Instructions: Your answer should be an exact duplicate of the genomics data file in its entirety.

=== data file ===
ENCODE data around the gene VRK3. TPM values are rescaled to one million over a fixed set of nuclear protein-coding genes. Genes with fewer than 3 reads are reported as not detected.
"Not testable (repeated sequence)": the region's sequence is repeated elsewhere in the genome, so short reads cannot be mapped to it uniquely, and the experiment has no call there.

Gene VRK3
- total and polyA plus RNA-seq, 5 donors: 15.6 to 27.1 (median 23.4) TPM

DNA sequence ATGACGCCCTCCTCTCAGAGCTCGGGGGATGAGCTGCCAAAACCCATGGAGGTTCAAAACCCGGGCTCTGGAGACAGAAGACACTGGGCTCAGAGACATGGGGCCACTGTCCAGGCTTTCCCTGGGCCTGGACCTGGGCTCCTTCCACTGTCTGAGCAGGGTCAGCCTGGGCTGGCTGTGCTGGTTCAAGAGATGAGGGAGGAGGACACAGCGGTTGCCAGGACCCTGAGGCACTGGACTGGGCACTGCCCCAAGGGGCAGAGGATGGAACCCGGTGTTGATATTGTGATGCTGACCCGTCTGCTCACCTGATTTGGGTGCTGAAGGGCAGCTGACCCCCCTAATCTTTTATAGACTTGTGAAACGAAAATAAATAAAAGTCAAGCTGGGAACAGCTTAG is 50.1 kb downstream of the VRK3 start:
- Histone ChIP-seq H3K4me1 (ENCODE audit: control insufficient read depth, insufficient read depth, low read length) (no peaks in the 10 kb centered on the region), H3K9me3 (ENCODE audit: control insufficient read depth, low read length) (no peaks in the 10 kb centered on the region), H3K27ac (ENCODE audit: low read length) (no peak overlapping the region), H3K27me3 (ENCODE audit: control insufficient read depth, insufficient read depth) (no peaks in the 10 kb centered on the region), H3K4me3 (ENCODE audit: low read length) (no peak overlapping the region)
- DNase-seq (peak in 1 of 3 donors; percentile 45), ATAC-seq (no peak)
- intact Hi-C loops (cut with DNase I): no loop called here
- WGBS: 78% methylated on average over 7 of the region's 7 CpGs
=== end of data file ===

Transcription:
ENCODE data around the gene VRK3. TPM values are rescaled to one million over a fixed set of nuclear protein-coding genes. Genes with fewer than 3 reads are reported as not detected.
"Not testable (repeated sequence)": the region's sequence is repeated elsewhere in the genome, so short reads cannot be mapped to it uniquely, and the experiment has no call there.

Gene VRK3
- total and polyA plus RNA-seq, 5 donors: 15.6 to 27.1 (median 23.4) TPM

DNA sequence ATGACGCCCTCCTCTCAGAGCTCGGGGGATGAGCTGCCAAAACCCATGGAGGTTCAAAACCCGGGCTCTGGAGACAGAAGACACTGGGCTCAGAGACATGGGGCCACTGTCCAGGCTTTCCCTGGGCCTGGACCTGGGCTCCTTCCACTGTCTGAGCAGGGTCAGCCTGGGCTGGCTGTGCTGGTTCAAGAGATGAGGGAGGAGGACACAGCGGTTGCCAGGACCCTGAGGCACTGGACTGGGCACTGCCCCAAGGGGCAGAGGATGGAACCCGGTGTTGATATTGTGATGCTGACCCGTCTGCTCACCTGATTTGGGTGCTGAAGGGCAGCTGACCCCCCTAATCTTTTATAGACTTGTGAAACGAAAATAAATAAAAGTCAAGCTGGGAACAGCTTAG is 50.1 kb downstream of the VRK3 start:
- Histone ChIP-seq H3K4me1 (ENCODE audit: control insufficient read depth, insufficient read depth, low read length) (no peaks in the 10 kb centered on the region), H3K9me3 (ENCODE audit: control insufficient read depth, low read length) (no peaks in the 10 kb centered on the region), H3K27ac (ENCODE audit: low read length) (no peak overlapping the region), H3K27me3 (ENCODE audit: control insufficient read depth, insufficient read depth) (no peaks in the 10 kb centered on the region), H3K4me3 (ENCODE audit: low read length) (no peak overlapping the region)
- DNase-seq (peak in 1 of 3 donors; percentile 45), ATAC-seq (no peak)
- intact Hi-C loops (cut with DNase I): no loop called here
- WGBS: 78% methylated on average over 7 of the region's 7 CpGs